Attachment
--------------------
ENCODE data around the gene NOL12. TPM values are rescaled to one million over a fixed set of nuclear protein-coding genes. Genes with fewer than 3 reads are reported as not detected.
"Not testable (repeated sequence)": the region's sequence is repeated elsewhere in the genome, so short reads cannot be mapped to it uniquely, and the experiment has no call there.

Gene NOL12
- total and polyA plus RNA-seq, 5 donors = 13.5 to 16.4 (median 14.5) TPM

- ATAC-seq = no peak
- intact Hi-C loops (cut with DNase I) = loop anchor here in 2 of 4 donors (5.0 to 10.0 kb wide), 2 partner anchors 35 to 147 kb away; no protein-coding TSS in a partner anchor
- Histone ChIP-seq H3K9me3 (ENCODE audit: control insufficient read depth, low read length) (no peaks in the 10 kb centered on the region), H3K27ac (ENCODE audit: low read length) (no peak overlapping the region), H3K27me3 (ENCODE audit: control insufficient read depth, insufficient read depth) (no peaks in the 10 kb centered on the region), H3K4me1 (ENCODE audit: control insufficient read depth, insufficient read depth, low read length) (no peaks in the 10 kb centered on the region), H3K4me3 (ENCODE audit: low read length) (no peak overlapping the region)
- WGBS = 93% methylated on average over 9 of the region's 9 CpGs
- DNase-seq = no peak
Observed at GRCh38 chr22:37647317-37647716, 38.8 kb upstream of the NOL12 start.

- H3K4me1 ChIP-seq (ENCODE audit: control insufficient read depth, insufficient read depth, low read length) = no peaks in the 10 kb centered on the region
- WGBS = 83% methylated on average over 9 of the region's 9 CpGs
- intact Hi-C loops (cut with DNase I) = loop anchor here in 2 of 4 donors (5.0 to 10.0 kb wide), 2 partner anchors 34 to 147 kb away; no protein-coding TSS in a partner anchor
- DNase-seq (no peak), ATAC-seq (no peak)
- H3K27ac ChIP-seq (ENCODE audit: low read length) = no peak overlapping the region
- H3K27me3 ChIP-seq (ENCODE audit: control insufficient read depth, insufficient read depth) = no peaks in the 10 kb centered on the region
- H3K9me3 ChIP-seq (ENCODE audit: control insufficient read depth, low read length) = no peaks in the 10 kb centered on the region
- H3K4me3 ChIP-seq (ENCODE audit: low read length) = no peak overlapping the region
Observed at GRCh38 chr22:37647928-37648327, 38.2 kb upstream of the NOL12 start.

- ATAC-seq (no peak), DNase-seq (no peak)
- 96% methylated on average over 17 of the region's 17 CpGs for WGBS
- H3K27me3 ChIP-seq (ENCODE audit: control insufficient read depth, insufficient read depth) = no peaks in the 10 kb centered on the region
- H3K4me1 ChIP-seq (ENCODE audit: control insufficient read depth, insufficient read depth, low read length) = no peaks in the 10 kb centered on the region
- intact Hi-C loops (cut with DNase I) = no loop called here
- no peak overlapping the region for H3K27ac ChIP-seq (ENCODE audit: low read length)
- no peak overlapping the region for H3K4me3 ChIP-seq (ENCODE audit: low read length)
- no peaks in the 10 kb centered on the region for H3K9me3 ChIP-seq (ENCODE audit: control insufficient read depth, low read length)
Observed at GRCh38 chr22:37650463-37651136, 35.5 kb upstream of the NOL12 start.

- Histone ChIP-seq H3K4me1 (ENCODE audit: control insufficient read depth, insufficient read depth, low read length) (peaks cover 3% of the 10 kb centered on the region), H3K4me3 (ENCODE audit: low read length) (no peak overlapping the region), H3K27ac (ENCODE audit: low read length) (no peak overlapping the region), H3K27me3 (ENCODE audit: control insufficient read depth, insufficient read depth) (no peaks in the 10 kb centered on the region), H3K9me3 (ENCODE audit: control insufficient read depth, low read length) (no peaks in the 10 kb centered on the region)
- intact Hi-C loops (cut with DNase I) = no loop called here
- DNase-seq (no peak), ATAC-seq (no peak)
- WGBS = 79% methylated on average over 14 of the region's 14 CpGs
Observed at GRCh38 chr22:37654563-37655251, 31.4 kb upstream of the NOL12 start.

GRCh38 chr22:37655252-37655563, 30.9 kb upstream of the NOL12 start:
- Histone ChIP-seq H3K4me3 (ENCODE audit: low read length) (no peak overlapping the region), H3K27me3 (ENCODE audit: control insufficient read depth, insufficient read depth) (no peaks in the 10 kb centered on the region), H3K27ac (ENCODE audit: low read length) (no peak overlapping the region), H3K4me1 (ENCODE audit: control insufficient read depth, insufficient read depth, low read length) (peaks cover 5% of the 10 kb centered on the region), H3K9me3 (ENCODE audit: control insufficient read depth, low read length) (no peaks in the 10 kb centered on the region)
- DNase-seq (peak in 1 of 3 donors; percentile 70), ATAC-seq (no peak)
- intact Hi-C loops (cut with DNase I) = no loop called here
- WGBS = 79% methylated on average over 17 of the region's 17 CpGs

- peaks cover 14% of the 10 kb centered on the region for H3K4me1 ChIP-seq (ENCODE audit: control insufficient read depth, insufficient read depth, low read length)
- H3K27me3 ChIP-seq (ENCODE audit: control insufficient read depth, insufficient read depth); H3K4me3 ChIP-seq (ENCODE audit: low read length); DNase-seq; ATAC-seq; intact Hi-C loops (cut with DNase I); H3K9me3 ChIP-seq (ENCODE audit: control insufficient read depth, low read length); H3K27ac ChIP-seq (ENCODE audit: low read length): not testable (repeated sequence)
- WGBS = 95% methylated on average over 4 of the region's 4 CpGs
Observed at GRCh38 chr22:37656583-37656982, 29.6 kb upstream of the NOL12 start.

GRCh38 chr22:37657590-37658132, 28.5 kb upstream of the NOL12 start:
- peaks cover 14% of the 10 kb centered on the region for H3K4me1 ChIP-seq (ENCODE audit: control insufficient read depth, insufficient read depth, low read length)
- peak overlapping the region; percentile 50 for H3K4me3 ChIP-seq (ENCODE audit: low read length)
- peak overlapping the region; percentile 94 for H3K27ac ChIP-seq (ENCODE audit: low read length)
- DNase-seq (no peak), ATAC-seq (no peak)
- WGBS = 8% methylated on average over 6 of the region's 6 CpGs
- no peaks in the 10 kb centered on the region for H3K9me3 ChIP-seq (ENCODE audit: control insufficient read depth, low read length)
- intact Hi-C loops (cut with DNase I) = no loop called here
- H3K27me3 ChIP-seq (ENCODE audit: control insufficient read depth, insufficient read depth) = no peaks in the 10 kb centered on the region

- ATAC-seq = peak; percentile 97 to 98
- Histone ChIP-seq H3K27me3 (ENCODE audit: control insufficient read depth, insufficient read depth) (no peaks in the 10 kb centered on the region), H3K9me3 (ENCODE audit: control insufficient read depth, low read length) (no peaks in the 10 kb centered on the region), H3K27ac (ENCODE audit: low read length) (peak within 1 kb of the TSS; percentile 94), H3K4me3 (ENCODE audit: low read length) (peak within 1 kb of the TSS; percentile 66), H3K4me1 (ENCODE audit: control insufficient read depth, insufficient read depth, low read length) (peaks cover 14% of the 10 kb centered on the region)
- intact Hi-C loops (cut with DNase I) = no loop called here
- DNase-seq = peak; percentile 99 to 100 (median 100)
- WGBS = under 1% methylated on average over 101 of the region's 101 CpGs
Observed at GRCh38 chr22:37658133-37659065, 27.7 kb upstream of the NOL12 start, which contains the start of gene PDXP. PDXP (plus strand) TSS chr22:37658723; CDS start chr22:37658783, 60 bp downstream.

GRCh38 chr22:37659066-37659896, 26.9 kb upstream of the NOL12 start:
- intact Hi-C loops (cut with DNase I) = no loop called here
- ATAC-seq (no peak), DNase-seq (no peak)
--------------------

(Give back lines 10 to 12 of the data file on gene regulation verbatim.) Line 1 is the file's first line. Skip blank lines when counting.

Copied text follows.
Observed at GRCh38 chr22:37647317-37647716, 38.8 kb upstream of the NOL12 start.

- H3K4me1 ChIP-seq (ENCODE audit: control insufficient read depth, insufficient read depth, low read length) = no peaks in the 10 kb centered on the region
- WGBS = 83% methylated on average over 9 of the region's 9 CpGs